Millions of people in the United States are
struggling with a dependence on opioids. And this problem continues to grow. Opioid use disorder is often viewed as a moral failing. In reality, it’s actually a chronic disease
like diabetes or asthma. And like other chronic diseases, opioid use disorders can be treated. The most effective therapy is medication-assisted treatment, or M.A.T. which combines drugs with behavioral therapy. So how does M.A.T. work? Opioids alter the chemistry of the brain
by attaching to opioid receptors. When these drugs attach to their receptors,
they reduce the perception of pain. That’s Dr. Peggy Compton who’s done research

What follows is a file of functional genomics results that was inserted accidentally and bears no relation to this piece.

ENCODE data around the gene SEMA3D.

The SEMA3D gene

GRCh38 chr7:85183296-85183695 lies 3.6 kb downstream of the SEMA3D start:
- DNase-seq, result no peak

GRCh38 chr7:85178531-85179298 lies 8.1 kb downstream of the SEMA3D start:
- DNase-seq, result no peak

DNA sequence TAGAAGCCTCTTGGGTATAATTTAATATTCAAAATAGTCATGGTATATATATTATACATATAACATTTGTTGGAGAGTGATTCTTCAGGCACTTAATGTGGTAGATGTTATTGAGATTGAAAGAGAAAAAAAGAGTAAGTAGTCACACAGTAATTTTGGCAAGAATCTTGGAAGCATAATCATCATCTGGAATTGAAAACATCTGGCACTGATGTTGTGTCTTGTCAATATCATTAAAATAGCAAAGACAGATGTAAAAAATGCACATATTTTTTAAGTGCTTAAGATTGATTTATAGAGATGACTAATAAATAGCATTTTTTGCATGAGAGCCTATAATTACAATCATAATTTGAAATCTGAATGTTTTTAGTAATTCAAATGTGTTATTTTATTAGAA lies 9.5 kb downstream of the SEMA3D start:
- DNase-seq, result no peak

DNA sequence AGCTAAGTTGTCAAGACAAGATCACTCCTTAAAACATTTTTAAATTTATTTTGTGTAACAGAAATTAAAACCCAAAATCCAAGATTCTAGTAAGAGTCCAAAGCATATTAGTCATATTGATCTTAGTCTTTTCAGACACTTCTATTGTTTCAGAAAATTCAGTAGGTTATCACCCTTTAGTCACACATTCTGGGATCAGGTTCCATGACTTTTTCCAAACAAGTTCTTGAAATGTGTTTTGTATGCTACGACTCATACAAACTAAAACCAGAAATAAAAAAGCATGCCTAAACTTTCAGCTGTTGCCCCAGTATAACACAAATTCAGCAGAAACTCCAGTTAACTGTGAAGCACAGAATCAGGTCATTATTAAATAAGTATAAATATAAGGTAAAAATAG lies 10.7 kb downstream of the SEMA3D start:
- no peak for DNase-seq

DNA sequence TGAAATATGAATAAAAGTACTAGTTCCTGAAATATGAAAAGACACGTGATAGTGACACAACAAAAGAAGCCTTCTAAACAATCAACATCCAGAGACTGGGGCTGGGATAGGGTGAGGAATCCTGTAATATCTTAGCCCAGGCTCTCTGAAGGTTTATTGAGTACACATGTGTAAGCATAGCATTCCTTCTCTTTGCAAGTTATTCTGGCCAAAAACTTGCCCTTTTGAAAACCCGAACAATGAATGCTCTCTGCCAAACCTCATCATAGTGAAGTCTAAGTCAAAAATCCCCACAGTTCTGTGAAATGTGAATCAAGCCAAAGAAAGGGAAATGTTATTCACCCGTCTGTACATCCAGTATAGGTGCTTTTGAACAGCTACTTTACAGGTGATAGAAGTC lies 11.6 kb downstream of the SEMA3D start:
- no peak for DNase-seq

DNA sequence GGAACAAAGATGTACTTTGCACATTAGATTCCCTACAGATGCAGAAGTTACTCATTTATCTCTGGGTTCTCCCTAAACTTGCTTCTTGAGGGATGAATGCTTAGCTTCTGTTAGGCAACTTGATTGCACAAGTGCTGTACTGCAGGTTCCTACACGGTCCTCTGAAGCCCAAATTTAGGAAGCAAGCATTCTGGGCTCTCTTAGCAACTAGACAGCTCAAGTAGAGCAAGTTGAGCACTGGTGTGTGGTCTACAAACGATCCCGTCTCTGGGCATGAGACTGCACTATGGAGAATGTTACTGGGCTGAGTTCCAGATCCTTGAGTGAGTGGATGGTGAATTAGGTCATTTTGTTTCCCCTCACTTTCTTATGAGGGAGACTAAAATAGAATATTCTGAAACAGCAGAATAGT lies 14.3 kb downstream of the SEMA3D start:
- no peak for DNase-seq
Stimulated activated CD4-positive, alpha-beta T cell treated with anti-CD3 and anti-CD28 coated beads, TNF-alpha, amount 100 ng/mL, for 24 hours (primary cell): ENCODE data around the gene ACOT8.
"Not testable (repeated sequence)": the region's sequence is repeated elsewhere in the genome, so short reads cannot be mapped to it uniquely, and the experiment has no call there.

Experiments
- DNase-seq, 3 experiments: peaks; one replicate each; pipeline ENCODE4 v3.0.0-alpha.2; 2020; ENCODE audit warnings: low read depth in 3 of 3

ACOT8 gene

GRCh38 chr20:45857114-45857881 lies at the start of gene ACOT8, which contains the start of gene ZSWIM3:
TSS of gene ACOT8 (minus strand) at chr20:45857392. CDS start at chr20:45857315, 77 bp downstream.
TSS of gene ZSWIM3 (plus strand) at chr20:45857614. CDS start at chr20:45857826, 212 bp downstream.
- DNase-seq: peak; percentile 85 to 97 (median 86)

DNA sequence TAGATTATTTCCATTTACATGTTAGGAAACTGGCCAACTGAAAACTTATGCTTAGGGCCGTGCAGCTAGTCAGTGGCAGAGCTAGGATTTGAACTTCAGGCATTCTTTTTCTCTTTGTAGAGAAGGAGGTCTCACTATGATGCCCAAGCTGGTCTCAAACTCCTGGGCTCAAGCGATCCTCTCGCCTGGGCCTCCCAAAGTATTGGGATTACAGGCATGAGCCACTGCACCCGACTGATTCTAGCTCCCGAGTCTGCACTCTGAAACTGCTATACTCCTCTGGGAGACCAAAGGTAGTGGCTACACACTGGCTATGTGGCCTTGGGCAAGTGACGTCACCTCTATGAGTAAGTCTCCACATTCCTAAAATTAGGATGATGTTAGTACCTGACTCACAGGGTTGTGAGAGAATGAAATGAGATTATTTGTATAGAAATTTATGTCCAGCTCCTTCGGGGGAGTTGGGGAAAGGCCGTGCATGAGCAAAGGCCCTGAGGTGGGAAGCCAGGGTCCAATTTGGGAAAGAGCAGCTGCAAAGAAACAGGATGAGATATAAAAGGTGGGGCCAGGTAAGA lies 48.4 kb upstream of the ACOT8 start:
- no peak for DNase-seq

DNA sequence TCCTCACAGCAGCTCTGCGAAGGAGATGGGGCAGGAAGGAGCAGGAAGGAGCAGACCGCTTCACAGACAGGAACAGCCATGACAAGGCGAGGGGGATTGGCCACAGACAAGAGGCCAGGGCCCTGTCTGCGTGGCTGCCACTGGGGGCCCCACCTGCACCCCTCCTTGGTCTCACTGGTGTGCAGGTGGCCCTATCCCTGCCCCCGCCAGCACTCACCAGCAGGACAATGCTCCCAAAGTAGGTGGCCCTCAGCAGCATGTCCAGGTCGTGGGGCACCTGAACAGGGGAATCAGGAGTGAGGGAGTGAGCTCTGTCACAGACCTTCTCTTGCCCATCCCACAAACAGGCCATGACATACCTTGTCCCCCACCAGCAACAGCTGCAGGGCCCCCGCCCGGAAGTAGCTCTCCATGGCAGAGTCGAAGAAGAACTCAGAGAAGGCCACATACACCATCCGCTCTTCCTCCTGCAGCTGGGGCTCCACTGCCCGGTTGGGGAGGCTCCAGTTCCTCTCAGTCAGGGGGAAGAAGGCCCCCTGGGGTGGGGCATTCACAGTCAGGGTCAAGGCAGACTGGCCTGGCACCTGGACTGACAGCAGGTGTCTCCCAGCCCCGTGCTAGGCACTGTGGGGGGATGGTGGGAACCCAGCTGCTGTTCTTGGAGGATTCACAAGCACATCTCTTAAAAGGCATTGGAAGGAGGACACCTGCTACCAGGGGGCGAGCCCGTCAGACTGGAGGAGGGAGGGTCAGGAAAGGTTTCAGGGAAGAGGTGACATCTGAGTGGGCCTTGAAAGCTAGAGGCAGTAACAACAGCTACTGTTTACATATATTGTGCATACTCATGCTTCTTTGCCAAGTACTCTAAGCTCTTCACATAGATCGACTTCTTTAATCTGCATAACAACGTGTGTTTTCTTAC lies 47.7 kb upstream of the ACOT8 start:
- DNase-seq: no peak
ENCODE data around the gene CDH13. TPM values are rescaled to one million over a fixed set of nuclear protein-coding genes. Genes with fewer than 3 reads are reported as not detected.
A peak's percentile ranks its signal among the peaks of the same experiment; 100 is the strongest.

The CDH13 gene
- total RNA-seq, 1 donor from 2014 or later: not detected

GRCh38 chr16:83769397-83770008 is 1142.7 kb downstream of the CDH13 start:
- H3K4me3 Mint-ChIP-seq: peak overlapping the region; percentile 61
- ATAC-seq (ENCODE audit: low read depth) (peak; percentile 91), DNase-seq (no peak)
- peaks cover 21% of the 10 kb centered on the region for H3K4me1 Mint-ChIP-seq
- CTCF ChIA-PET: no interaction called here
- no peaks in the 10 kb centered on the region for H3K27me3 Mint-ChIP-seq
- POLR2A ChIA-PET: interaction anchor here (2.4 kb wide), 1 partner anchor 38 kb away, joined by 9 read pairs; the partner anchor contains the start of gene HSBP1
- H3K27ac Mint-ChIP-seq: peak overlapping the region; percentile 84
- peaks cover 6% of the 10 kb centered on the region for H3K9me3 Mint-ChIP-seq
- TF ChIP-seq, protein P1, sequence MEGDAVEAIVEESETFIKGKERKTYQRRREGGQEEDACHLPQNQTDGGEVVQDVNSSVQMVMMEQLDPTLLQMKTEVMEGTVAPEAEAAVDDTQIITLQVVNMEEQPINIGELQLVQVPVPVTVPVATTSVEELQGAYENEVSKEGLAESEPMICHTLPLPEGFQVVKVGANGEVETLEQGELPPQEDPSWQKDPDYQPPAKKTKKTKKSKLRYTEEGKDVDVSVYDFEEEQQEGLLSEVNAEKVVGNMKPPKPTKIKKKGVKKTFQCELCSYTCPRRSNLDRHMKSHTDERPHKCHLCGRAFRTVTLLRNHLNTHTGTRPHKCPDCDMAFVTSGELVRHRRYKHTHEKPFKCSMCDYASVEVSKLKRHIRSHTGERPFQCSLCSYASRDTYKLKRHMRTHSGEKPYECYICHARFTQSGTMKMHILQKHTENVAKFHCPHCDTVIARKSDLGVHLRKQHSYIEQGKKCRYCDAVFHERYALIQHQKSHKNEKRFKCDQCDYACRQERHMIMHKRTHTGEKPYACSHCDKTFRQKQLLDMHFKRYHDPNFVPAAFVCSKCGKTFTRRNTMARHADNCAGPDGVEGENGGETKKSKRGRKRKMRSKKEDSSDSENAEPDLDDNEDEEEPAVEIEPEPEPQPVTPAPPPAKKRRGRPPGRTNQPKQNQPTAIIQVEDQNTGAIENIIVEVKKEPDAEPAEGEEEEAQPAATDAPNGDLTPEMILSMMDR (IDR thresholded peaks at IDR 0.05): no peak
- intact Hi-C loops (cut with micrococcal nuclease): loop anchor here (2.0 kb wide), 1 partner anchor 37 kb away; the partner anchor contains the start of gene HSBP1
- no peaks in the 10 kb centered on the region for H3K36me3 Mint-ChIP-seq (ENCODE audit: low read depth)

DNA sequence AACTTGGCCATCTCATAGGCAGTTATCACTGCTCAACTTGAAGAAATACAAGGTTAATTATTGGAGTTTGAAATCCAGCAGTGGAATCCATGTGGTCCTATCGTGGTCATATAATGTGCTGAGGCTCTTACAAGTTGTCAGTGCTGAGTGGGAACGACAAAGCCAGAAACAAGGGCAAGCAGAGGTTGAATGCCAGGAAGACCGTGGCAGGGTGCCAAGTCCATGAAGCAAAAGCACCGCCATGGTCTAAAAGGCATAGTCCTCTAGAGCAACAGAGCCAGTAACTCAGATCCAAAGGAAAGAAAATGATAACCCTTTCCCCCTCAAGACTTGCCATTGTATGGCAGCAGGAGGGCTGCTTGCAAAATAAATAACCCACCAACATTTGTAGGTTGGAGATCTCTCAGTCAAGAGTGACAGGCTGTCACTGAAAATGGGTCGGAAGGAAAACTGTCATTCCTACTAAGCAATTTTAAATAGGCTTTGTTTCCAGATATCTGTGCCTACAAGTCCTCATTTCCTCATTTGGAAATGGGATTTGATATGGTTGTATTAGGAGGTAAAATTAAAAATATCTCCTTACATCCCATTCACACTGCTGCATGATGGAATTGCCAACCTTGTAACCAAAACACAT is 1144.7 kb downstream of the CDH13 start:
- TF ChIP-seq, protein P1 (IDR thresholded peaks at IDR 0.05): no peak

on opioid use for NIH. And a person with opioid use disorder is physically dependent on these drugs and needs higher and higher doses overtime, which can lead to overdose or even death. Fortunately, there are FDA-approved drugs
can help. They curb cravings and block the effects of opioids. People are then better able to manage their disease which can help prevent relapse. According to the U.S. Surgeon General, medication-assisted treatments have been shown to facilitate recovery from substance use disorders and prevent relapse. M.A.T. is crucial to long-term recovery and
helps people live healthier, more productive lives.